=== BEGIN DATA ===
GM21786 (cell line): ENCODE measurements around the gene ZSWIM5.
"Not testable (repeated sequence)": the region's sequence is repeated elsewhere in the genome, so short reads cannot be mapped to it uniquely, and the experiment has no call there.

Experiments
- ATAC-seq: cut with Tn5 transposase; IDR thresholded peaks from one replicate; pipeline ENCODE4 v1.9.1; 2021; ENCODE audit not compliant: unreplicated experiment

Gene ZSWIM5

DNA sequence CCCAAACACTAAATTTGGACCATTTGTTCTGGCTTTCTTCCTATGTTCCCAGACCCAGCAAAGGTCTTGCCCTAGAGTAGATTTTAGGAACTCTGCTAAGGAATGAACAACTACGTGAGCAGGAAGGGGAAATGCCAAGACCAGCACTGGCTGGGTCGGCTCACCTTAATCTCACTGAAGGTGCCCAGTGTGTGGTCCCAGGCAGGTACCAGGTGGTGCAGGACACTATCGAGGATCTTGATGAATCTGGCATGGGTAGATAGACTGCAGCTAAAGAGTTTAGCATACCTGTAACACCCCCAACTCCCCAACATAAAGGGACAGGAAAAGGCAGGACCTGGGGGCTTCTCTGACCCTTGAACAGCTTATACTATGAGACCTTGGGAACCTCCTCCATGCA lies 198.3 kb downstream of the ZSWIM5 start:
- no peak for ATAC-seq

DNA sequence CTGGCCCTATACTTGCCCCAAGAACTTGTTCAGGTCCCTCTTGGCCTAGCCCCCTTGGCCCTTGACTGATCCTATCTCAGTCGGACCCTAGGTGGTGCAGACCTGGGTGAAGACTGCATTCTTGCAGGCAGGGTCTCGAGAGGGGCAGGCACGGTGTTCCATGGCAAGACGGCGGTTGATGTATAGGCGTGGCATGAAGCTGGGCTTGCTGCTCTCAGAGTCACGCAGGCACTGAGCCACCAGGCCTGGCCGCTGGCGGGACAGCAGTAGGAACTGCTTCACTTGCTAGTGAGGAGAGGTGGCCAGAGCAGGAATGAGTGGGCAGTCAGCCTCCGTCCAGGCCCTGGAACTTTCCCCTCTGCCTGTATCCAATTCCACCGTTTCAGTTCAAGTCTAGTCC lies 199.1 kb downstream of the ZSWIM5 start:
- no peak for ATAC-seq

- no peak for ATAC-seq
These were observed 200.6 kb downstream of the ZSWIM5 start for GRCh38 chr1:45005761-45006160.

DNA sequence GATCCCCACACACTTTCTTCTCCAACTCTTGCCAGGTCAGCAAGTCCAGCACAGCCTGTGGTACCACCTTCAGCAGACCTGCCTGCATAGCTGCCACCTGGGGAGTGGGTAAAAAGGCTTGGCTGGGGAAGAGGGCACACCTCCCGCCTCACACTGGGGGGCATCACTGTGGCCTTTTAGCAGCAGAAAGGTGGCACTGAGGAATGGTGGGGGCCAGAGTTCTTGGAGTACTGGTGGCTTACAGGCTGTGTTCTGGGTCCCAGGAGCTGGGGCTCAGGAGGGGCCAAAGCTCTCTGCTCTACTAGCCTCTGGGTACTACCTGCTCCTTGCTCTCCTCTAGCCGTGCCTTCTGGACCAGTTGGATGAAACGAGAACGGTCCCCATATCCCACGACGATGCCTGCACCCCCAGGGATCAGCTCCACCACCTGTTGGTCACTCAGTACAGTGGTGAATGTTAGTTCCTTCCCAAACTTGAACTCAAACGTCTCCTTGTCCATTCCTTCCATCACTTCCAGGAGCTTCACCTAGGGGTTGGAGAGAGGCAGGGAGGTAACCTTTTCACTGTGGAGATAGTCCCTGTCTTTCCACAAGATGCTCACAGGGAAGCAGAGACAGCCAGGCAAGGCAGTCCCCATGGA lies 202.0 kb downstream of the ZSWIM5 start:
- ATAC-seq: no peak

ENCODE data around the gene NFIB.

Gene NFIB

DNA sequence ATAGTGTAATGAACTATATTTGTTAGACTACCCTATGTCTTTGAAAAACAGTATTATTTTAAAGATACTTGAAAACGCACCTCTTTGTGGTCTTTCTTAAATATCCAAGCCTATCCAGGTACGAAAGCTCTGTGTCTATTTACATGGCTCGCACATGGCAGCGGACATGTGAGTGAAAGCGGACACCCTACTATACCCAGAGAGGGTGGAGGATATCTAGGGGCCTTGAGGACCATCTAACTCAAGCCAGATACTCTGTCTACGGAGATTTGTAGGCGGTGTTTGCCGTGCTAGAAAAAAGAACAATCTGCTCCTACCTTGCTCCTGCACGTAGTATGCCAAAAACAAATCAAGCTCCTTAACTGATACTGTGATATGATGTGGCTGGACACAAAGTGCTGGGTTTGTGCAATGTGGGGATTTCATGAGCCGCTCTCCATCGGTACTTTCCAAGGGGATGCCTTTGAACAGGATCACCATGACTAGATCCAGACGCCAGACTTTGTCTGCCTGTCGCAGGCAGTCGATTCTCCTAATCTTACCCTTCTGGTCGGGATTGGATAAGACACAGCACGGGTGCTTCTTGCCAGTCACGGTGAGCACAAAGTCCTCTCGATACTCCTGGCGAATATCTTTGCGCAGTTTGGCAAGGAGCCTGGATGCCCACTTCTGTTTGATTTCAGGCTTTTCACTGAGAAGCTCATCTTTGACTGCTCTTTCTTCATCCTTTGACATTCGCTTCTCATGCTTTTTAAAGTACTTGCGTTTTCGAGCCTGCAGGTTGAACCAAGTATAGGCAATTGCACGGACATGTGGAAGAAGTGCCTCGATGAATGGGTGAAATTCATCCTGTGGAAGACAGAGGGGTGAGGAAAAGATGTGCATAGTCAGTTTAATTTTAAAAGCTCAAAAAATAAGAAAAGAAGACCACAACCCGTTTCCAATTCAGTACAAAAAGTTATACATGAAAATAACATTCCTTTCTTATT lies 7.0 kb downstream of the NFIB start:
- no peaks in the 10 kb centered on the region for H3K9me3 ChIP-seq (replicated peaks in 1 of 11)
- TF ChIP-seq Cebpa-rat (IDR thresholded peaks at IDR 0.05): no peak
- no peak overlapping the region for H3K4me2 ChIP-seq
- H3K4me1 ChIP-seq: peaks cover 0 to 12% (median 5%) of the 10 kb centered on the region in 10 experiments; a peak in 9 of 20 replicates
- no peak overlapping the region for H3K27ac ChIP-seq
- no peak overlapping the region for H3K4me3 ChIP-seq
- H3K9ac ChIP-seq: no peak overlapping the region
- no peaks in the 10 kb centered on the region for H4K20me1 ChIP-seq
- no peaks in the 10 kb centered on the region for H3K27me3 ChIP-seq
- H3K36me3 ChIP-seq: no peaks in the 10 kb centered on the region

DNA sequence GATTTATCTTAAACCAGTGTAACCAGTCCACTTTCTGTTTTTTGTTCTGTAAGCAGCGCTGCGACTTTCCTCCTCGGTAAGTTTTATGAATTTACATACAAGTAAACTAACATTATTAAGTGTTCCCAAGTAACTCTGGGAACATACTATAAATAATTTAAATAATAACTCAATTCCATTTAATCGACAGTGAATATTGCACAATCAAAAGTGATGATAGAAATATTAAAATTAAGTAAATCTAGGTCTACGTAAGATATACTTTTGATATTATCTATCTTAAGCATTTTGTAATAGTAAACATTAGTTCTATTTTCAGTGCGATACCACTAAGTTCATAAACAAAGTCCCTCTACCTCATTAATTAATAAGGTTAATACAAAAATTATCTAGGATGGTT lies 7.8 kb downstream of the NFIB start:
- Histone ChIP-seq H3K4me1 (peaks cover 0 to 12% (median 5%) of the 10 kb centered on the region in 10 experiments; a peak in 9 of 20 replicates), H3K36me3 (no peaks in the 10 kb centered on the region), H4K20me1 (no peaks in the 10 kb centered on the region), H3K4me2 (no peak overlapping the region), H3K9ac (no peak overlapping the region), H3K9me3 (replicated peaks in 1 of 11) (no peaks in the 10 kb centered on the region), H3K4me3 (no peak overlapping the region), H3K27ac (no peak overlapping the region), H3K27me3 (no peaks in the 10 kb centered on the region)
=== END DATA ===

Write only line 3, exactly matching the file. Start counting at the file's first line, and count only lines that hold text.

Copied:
Experiments